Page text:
Sleep Maturity or “Did I go wrong somewhere?”

My last post was a little harsh, I think. I’m worried that I’ve frightened some parents out there into thinking that it will never get better. That’s not what I meant at all, of course. My intent was just to explain that I’ve embraced my little one’s sleep habits, warts and all. I may always be a bit sleep-deprived, but what’s really important is that he’s getting the right amount of sleep.

Though sometimes, I wince at people’s comments.

“What? He still doesn’t sleep through the night?”

Doubt creeps in and my resolve weakens. So I wrote this retrospective, almost like a forensic investigation, to see if I went down the wrong path anywhere. In the end, I still believe that a baby’s sleep patterns change as they grow older, no matter what sleep-training techniques we use. Sleep maturity is a slow process.

When I look at the big picture, I see my baby has actually improved a lot. My sweetie went through several phases:

0-3 months

He was hungry all the time, so naturally he slept ever so lightly. It’s a simple question of survival. A newborn’s stomach is the size of a chickpea and it needs to refill often. In his case, every one to two hours.

Feedings would take 40 minutes, at which point he’d loudly POP off the breast and use my boob for a pillow. Adorable! Unable to move without waking him, we snuggled on the couch and I got to catch up on all the seasons of Mad Men.

Many books urge starting good sleep habits from the beginning. “Start as you mean to go on,” is a popular one. But the math just didn’t compute! It would take 40 minutes to feed him, and almost an hour to convince him to go to sleep in his crib/basket/side-car, then he’d wake up ready to eat again 20 minutes later. Guess how many minutes of sleep I got? That’s right. Zero.

Best place to sleep on earth.


At first, my husband and I took turns holding him around the clock. Finally, co-sleeping, for mama’s and baby’s sake, was the best solution.

3-6 months

Feed me again!

Baby was still hungry all the time, and still highly sensitive to noise and movement.

We were encouraged to swaddle him. We tried the burrito wrap. He was like Houdini. Really. People don’t believe me when I say swaddling didn’t work. We even tried the wrap with the velcro. Instead of falling asleep, he would wiggle for 15 minutes until his fingers poked out of the wrap. At that point, he could slide the rest of his arms out and burst out from the constraints. I’ve bragged about this before, but we really have one strong kid.


Me? No, not sleepy in the least.

We tried white noise, like a hairdryer. Oh, we tried many, many silly things.

At last, I learned to nurse half-asleep in bed. Ah bliss! At least I could rest as he continued nursing every 2 hours through the night.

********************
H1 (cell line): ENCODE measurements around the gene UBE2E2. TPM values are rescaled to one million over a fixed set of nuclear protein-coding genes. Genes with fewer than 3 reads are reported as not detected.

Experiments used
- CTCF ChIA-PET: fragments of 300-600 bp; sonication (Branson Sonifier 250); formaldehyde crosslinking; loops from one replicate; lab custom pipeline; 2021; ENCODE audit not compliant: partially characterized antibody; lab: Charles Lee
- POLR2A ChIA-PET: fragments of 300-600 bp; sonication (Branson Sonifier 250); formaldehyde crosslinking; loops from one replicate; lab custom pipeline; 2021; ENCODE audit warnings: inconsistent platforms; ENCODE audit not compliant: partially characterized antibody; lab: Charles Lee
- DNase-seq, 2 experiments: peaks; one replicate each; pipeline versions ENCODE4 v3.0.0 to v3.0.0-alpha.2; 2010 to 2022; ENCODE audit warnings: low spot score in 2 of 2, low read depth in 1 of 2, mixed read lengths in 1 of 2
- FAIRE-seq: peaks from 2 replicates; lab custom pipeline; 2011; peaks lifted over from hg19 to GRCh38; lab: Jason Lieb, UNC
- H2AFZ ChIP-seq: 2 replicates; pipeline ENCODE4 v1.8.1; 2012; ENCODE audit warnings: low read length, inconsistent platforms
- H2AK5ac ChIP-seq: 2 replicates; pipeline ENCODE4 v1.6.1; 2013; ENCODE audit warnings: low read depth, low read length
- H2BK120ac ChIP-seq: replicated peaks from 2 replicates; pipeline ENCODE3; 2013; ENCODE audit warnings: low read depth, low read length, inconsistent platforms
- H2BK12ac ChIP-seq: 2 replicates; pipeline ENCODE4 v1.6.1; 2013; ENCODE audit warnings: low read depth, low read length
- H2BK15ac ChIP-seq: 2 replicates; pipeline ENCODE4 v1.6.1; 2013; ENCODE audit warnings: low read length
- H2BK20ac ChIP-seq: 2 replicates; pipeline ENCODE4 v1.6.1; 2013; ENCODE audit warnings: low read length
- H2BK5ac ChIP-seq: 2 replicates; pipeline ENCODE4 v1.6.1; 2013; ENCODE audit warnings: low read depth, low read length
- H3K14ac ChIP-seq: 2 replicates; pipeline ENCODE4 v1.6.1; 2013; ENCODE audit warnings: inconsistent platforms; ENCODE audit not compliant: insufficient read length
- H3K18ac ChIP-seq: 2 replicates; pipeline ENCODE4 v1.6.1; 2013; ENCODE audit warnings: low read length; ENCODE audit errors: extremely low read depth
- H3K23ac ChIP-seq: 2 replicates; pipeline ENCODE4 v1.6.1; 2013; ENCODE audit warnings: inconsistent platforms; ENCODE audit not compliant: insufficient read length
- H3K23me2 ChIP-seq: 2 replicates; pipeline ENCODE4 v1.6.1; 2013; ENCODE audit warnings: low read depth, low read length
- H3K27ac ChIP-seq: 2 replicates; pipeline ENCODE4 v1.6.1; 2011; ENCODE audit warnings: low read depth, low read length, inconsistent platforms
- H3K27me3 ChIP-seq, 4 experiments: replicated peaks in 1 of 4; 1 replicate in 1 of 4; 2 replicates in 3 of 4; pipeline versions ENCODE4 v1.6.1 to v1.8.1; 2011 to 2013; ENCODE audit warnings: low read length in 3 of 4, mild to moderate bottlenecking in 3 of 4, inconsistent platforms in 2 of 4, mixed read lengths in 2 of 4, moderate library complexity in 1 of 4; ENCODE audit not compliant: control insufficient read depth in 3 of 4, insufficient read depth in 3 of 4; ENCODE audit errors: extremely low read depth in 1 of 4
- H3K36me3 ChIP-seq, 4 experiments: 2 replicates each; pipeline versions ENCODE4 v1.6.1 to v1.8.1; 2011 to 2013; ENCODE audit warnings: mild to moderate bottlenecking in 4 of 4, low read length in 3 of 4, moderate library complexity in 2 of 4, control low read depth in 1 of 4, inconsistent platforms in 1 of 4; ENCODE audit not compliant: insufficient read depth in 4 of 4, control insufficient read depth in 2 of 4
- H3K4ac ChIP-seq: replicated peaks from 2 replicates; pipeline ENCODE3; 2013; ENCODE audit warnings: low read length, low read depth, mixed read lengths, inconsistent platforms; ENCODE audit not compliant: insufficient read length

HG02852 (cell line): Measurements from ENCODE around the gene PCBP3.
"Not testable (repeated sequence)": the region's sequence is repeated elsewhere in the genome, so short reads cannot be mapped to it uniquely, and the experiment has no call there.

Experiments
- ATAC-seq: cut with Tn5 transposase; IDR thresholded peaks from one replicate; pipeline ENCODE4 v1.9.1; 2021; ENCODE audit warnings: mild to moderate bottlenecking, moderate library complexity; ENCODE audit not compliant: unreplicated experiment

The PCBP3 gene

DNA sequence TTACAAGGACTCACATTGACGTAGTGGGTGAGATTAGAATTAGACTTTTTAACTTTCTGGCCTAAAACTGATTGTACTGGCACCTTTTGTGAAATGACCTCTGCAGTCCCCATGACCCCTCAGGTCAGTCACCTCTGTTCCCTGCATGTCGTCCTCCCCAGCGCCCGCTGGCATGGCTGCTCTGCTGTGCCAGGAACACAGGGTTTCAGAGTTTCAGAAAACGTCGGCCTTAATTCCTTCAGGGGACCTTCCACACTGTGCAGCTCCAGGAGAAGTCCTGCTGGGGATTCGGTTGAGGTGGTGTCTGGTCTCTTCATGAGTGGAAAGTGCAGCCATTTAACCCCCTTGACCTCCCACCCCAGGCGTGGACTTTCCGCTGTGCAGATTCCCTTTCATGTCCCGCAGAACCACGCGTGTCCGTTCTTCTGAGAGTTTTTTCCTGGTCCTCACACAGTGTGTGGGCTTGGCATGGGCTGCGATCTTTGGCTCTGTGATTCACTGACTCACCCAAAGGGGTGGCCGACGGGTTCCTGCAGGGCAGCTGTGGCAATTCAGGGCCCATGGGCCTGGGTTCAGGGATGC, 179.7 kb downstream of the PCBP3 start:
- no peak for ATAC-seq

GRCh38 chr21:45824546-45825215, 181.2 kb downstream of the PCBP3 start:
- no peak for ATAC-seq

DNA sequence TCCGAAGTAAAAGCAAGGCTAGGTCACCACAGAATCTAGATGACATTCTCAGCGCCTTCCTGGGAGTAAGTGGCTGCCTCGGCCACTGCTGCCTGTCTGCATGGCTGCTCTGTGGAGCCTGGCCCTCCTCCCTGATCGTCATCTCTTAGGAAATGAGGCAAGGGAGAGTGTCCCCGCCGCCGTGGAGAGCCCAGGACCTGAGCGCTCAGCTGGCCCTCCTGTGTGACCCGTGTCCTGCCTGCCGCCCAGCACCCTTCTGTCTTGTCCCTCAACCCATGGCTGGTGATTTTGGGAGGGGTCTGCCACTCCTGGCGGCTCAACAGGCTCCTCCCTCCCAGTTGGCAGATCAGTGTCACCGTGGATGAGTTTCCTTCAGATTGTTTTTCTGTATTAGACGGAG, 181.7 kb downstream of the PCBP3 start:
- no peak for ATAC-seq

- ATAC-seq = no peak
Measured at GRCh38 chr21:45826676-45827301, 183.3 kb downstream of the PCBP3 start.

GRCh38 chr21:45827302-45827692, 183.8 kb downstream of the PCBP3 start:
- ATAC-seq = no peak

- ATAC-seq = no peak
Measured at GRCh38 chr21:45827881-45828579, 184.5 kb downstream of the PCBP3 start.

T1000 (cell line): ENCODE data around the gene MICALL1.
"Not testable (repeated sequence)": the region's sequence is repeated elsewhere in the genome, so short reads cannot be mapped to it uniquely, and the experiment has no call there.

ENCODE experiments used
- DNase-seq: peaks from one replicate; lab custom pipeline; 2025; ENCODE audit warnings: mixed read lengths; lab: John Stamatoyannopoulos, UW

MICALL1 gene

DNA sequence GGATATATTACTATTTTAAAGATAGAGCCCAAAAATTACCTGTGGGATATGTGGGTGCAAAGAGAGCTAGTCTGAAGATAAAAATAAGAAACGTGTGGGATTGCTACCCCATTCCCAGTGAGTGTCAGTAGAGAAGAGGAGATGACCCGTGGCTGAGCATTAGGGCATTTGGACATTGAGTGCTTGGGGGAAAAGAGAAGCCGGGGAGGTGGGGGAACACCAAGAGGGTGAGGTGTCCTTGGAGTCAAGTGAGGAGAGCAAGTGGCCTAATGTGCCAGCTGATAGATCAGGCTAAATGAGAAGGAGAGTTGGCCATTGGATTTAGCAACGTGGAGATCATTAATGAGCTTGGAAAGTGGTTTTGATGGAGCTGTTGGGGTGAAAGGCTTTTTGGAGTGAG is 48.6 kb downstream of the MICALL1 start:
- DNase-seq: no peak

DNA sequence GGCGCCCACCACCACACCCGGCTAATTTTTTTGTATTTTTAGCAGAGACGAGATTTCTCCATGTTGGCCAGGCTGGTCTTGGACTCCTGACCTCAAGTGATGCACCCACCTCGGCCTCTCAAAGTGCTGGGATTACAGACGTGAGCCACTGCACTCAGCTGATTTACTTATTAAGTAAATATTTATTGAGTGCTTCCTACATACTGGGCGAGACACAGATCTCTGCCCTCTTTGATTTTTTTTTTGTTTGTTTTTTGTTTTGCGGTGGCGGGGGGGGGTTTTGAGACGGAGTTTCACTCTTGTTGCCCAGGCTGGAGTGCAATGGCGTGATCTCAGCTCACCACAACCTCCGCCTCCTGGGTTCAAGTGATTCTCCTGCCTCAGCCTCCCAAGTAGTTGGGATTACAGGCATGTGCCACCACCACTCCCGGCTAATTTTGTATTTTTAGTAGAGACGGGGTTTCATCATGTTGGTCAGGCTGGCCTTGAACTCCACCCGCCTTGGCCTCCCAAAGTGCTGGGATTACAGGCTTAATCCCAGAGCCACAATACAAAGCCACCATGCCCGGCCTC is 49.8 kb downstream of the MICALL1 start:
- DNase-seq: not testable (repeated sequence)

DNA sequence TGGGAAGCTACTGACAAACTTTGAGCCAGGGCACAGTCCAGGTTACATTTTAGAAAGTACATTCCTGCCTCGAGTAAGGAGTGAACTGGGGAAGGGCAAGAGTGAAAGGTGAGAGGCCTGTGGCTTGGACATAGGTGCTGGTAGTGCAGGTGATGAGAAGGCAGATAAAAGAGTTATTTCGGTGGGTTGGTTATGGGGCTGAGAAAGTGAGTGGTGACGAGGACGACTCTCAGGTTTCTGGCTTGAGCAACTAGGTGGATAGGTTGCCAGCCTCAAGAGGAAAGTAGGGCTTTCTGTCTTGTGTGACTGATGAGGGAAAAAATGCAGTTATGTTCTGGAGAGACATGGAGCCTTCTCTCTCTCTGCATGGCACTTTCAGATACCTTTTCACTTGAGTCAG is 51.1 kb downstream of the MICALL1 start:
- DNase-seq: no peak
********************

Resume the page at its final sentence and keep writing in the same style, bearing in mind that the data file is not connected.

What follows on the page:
6-9 months

Deeper sleep and for longer stretches. It seems like he was physically ready to let go.

Eating solids helped only a little, but every little bit helped.

Another little glimmer of hope: he started napping alone on my bed. After nursing him, I’d extricate myself away and read a book or knit or nap next to him.

Crazy early milestone: My little guy learned to walk at 8 1/2 months. (I’m not kidding. I run after him all day long! Having a baby is the best diet I’ve ever been on.) I’m pretty sure this affected his sleep pattern. Too much going on in the brain.

At his check-up visit, his pediatrician deemed he was old enough to sleep through the night without breastfeeding. “Just pat him gently. There will be tears.” I dearly love my doctor, but I disagreed and continued nursing at night. I have never regretted this decision as it has helped him through many a cold and virus when he couldn’t manage solids at all.

9-12 months

Mr. Guy Smiley

Finally, I convinced him to nap in the crib using my patented Transfer method. I would also remove my nipple just before he konked out. The theory was he’d learn to fall asleep on his own. That never panned out, but I found that it kept my nipples from falling off due to constant suckling.

At this age, teething began in earnest with some slight separation anxiety, which affected his sleep pattern, but he was still napping on his own.

12-15 months

Transition to nights in the crib, after one frightful night of Tough Love. Since then, he flips on his tummy, instead of sleeping on his side. Somehow being on his tummy helps him wiggle less and settle down faster.

Self-weaning begins. With fewer feedings, he sleeps in much longer stretches. Wow, sometimes a whole 4 hours.

15-18 months

Arg, daycare stress, teething molars, colds and viruses… so back to co-sleeping and waking more often again.

Hope is a thing with feathers.

Now, after two months of daycare, he’s getting used to the new routine. His bedtime begins in the crib, and he’s sleeping longer on his own.

He still wakes up a few times, but I’m too tired to keep getting up. I need unbroken sleep to stay awake at work the next day, so I bring him into bed with me after midnight. This also gives us time to reconnect and make up for the separation during daytime.

What the future may hold for us?

I hope he will eventually fall asleep like a big toddler, with limbs sprawled and completely oblivious to noise as loud as a freight train. Perhaps when he becomes more verbal, I’ll convince him to stay in bed with his Elmo doll, even introduce him to a “big boy” bed. Maybe then, there will be a truce. Then again, he might just have an easier time of escaping his room and climbing into my bed. We’ll see!